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Relational aggression, victimization, and adjustment during middle childhood

Published online by Cambridge University Press:  23 July 2013

Jamie M. Ostrov
Affiliation:
University at Buffalo, State University of New York
Stephanie A. Godleski
Affiliation:
University at Buffalo, State University of New York
Corresponding
E-mail address:

Abstract

A secondary analysis of the National Institute of Child Health and Human Development Study of Early Child Care and Youth Development was conducted to test the mechanisms by which relational aggression in third grade was associated both directly and indirectly with relational victimization in sixth grade. A large sample (N = 1,035; 522 girls; M = 8.3 years old; SD = 0.23) and multiple informants (teacher, child, and parent report) and methods were used to test several theoretically driven hypotheses. Our path analysis model suggested evidence for both direct and indirect pathways consistent with the sequential social process model of peer harassment. Relational aggression was significantly associated with future relational victimization even after controlling for physical aggression and gender. Loneliness mediated the direct association between relational aggression and peer victimization. A second model testing the reverse direction of effect revealed that relational victimization in third grade predicted relational aggression in sixth grade and was associated with loneliness and depressive symptoms in fifth grade, but there was no evidence for any of the indirect pathways.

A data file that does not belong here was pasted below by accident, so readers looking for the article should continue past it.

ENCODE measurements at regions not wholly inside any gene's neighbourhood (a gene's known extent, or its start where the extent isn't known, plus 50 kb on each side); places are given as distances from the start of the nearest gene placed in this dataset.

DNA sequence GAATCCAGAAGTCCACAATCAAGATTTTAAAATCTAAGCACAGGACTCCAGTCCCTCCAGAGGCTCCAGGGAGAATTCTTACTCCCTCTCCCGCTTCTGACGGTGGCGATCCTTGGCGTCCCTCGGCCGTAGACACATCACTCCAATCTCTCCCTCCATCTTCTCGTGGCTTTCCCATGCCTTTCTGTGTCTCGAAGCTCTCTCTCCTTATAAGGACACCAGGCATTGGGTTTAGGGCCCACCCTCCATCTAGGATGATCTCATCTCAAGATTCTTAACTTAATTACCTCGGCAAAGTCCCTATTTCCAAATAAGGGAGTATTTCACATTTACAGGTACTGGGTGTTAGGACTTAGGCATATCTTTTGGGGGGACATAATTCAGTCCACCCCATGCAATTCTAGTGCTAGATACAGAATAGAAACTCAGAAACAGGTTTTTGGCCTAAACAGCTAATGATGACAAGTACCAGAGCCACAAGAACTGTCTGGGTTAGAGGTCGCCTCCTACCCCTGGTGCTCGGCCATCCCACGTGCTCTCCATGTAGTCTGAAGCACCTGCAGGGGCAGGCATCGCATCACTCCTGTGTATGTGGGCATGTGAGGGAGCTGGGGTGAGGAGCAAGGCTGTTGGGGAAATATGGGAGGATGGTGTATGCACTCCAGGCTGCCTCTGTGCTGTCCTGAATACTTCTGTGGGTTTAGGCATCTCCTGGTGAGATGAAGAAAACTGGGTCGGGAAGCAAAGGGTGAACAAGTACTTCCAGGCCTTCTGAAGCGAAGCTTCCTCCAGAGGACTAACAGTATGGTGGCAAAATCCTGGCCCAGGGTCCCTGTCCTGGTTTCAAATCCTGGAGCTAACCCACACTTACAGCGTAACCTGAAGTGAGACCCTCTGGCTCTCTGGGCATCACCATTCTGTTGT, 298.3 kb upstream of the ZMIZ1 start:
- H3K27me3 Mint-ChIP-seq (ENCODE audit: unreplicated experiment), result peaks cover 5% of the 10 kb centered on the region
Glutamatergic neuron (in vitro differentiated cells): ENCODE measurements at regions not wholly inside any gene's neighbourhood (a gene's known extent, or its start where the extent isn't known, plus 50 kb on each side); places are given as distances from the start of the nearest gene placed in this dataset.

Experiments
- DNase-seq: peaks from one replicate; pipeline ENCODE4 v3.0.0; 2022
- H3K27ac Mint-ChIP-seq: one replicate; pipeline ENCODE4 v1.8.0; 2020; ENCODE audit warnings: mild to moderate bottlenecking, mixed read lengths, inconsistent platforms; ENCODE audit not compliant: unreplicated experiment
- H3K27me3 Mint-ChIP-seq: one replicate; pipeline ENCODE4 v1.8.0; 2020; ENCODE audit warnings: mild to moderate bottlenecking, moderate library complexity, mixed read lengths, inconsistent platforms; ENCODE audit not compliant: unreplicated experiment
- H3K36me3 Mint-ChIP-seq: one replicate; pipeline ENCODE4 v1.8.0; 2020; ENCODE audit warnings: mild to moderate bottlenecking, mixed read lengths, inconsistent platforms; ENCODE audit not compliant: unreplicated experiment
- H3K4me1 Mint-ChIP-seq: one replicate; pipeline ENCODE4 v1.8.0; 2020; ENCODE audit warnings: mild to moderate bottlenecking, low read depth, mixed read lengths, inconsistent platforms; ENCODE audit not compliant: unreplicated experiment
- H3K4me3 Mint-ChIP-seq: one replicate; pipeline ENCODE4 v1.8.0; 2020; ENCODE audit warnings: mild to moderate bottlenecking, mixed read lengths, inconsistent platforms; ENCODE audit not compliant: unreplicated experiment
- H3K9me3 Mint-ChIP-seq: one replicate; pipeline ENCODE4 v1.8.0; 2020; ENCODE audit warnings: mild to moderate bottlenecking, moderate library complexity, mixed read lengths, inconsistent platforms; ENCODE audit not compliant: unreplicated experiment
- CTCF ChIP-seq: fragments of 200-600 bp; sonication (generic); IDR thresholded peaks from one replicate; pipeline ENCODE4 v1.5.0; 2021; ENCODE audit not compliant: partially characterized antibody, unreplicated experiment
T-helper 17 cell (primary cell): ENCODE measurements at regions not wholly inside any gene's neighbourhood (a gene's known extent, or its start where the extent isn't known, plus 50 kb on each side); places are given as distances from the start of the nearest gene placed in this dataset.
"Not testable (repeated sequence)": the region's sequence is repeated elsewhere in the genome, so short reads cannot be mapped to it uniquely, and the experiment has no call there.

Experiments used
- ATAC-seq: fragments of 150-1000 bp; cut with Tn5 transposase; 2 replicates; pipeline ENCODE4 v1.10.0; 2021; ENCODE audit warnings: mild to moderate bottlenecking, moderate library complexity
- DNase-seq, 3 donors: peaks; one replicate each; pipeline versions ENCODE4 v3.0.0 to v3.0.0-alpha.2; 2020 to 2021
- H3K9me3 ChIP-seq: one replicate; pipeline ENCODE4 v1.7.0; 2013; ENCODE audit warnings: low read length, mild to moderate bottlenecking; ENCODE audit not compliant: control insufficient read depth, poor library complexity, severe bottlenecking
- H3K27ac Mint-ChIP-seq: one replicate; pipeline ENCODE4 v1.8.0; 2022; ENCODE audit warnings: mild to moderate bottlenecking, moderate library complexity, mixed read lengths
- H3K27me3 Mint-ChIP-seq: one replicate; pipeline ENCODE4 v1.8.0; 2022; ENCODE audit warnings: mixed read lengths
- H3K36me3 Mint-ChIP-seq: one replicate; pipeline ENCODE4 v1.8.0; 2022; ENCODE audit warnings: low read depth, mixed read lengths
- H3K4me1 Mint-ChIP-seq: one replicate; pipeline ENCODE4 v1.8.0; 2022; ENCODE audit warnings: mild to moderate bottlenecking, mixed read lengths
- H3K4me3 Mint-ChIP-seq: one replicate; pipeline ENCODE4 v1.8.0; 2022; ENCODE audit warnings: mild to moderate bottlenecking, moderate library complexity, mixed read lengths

Type
Regular Articles
Copyright
Copyright © Cambridge University Press 2013 

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